Block on Trump's Asylum Ban Upheld by Supreme Court
A new email scam is popping up in inboxes nationwide, including in Minnesota. The phony emails purport to come from federal and state courts, but when opened, they infect recipients with computer viruses.
In particular, the emails instruct recipients to make a court appearance at a specific day and time. The emails also instruct recipients to review an attached document for detailed case information.
Although it's currently unclear whether anyone in other states within the Eighth Circuit have fallen victim to the scam, several other state courts have reported similar schemes, so everyone is cautioned to remain vigilant.
Unless you are actively involved in a case in federal court and have consented to receive court notifications electronically, you generally will not be served with court documents electronically, according to the alert.
If you receive an email regarding a federal court case or matter of which you are unaware, you should contact the named federal court before opening any attachments or links.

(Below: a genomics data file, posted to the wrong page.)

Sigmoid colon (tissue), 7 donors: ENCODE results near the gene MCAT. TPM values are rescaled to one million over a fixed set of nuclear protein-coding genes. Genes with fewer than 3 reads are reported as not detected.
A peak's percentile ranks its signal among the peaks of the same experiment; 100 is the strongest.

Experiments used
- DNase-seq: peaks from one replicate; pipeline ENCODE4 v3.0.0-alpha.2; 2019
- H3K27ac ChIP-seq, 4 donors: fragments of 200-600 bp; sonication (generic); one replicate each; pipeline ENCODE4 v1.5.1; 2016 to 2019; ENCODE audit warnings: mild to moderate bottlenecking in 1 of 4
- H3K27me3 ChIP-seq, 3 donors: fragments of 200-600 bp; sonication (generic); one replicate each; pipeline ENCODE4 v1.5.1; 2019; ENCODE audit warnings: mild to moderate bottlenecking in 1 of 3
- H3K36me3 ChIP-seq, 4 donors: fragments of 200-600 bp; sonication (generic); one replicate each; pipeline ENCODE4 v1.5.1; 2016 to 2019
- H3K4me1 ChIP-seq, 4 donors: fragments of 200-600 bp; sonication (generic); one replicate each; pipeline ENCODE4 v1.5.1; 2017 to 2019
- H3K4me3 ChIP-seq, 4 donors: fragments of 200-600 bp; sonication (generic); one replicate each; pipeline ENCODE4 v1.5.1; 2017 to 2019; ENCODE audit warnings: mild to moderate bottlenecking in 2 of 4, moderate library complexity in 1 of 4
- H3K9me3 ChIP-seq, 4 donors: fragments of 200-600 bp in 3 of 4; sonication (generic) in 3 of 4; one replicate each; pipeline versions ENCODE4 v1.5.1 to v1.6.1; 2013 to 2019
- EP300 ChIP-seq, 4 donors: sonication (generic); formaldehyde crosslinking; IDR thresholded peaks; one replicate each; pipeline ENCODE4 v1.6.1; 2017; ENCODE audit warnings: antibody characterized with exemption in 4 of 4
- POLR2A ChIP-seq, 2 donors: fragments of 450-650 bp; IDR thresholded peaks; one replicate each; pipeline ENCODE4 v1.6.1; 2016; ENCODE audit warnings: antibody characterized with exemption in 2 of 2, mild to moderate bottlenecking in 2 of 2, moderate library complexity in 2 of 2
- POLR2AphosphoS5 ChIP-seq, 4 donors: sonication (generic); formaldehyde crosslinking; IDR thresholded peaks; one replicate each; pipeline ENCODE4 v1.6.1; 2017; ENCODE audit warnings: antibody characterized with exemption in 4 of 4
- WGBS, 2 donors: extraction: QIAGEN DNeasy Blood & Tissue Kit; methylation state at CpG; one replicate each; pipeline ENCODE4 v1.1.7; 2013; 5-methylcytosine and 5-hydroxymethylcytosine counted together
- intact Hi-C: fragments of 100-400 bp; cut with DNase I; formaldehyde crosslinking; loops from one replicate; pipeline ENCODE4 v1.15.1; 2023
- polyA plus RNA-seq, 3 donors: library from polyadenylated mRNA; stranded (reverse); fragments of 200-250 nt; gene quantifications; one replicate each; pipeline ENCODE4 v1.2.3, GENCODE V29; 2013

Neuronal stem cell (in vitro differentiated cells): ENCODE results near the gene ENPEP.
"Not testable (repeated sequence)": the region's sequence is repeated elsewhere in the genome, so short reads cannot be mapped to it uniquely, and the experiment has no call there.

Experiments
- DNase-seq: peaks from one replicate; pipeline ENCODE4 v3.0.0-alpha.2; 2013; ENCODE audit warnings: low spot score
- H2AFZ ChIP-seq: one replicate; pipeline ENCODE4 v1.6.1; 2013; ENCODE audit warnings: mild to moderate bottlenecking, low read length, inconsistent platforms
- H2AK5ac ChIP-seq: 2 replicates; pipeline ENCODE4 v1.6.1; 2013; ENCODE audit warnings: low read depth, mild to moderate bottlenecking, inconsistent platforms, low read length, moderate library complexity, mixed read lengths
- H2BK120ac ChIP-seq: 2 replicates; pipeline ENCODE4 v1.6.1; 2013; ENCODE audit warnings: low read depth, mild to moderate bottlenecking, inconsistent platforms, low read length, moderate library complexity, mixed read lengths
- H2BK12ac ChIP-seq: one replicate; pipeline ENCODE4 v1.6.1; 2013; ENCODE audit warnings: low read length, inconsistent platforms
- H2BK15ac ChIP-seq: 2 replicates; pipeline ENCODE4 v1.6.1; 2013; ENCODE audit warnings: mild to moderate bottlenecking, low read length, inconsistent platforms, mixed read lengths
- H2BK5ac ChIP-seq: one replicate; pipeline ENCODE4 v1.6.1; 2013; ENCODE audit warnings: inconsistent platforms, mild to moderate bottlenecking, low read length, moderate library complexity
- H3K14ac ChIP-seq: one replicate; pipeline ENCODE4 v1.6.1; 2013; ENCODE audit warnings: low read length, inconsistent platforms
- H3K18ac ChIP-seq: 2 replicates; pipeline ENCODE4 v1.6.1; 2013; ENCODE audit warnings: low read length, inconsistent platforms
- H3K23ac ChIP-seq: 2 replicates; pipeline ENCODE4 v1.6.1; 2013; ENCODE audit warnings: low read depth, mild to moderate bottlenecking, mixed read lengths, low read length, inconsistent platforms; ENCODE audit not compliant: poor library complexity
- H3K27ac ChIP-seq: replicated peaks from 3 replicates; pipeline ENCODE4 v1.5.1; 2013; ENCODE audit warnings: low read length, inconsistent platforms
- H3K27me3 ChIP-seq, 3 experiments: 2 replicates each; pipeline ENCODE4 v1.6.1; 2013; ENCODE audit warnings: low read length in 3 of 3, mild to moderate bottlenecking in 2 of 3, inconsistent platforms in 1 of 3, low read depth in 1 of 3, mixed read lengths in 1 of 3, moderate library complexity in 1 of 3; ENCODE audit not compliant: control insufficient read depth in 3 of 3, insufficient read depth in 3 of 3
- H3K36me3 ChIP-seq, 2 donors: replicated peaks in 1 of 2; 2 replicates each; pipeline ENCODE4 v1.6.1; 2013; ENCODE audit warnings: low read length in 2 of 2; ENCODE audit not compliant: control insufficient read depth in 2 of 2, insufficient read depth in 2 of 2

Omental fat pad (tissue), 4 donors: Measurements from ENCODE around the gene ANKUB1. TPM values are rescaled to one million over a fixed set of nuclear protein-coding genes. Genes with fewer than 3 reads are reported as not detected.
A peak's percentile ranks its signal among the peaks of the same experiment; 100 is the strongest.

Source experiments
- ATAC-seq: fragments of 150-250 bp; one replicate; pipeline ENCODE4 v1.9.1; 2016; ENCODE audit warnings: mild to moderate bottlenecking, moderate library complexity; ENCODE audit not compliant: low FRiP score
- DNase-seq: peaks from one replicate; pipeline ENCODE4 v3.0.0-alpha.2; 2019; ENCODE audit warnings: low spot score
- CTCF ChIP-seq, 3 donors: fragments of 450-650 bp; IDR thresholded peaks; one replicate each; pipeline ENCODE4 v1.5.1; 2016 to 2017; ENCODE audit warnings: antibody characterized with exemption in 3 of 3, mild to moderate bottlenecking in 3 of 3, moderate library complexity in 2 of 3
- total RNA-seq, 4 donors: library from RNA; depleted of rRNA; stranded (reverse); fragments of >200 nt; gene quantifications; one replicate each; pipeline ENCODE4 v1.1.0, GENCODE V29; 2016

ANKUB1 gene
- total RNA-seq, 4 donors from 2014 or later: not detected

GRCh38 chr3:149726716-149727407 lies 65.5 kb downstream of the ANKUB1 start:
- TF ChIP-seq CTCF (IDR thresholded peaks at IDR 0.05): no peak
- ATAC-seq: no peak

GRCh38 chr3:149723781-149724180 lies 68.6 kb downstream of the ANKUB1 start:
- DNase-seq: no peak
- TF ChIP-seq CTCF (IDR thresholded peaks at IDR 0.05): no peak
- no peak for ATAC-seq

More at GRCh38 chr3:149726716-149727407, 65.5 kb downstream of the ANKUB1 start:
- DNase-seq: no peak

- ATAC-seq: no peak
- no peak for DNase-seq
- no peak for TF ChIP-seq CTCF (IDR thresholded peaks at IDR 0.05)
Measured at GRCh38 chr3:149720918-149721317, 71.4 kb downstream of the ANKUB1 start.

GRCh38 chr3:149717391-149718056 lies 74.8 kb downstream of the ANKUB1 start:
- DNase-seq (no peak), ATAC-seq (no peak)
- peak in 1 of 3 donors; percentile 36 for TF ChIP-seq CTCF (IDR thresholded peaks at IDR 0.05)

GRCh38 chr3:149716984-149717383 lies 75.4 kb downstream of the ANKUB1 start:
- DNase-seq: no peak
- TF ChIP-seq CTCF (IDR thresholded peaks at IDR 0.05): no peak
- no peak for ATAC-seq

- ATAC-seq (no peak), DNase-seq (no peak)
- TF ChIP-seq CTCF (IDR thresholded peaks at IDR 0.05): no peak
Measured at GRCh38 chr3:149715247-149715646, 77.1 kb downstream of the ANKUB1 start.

If an email looks a bit suspicious but piques your interest, do not open the attachment. If it's tied to the scam, when you open the attached document, "it downloads malicious code and makes the computer vulnerable to being controlled by a third party," according to a scam alert from the Administrative Office of Courts in Montgomery, Alabama.
According to AL.com, the body of the email will look something like this:
Notice to Appear,
Hereby you are notified that you have been scheduled to appear for your hearing that will take place in the court of [court name] on [some date] at [some time].
Please bring all documents and witnesses relating to this case with you to court on your hearing date.
The copy of the court notice is attached to this letter. Please read it thoroughly.
Note: If you do not attend the hearing, the judge may hear the case in your absence and [some type of threat of action (jail, fines, etc.)].
Clerk of the Court
Fortunately, the emails seem to have been sent arbitrarily and have nothing to do with pending cases, reports the New York Daily News. Unfortunately, opening the attachments could expose recipients to having their passwords and files stolen.
Meeting with a lawyer can help you understand your options and how to best protect your rights. Visit our attorney directory to find a lawyer near you who can help.